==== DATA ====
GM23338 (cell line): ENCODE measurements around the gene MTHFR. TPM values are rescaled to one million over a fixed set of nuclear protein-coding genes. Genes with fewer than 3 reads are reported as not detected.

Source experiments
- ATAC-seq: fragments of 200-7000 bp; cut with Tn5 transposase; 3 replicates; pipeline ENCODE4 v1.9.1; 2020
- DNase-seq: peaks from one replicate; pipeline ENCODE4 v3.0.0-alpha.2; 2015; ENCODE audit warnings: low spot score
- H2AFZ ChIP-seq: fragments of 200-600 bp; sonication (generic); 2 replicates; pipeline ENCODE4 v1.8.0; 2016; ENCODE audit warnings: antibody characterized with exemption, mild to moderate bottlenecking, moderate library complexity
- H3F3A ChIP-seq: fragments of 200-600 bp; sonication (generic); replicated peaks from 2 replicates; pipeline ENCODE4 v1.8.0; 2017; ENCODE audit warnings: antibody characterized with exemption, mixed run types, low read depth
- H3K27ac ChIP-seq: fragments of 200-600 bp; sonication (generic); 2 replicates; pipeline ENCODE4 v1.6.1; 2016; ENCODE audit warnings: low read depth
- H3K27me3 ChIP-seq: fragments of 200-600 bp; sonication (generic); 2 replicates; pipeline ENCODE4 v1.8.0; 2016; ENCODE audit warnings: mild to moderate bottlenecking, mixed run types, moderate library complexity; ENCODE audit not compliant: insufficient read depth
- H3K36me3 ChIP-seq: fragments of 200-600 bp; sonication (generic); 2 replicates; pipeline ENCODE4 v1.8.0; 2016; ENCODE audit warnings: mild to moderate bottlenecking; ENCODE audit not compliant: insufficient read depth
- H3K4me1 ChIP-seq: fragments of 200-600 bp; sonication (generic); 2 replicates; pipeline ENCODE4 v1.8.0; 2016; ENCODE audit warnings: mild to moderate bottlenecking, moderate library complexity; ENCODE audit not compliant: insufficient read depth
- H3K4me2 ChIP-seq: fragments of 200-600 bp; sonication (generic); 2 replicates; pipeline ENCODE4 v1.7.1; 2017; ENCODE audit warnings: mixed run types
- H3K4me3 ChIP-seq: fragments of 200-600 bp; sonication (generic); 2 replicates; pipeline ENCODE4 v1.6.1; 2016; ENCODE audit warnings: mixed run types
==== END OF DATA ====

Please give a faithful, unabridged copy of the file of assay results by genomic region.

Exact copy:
GM23338 (cell line): ENCODE measurements around the gene MTHFR. TPM values are rescaled to one million over a fixed set of nuclear protein-coding genes. Genes with fewer than 3 reads are reported as not detected.

Source experiments
- ATAC-seq: fragments of 200-7000 bp; cut with Tn5 transposase; 3 replicates; pipeline ENCODE4 v1.9.1; 2020
- DNase-seq: peaks from one replicate; pipeline ENCODE4 v3.0.0-alpha.2; 2015; ENCODE audit warnings: low spot score
- H2AFZ ChIP-seq: fragments of 200-600 bp; sonication (generic); 2 replicates; pipeline ENCODE4 v1.8.0; 2016; ENCODE audit warnings: antibody characterized with exemption, mild to moderate bottlenecking, moderate library complexity
- H3F3A ChIP-seq: fragments of 200-600 bp; sonication (generic); replicated peaks from 2 replicates; pipeline ENCODE4 v1.8.0; 2017; ENCODE audit warnings: antibody characterized with exemption, mixed run types, low read depth
- H3K27ac ChIP-seq: fragments of 200-600 bp; sonication (generic); 2 replicates; pipeline ENCODE4 v1.6.1; 2016; ENCODE audit warnings: low read depth
- H3K27me3 ChIP-seq: fragments of 200-600 bp; sonication (generic); 2 replicates; pipeline ENCODE4 v1.8.0; 2016; ENCODE audit warnings: mild to moderate bottlenecking, mixed run types, moderate library complexity; ENCODE audit not compliant: insufficient read depth
- H3K36me3 ChIP-seq: fragments of 200-600 bp; sonication (generic); 2 replicates; pipeline ENCODE4 v1.8.0; 2016; ENCODE audit warnings: mild to moderate bottlenecking; ENCODE audit not compliant: insufficient read depth
- H3K4me1 ChIP-seq: fragments of 200-600 bp; sonication (generic); 2 replicates; pipeline ENCODE4 v1.8.0; 2016; ENCODE audit warnings: mild to moderate bottlenecking, moderate library complexity; ENCODE audit not compliant: insufficient read depth
- H3K4me2 ChIP-seq: fragments of 200-600 bp; sonication (generic); 2 replicates; pipeline ENCODE4 v1.7.1; 2017; ENCODE audit warnings: mixed run types
- H3K4me3 ChIP-seq: fragments of 200-600 bp; sonication (generic); 2 replicates; pipeline ENCODE4 v1.6.1; 2016; ENCODE audit warnings: mixed run types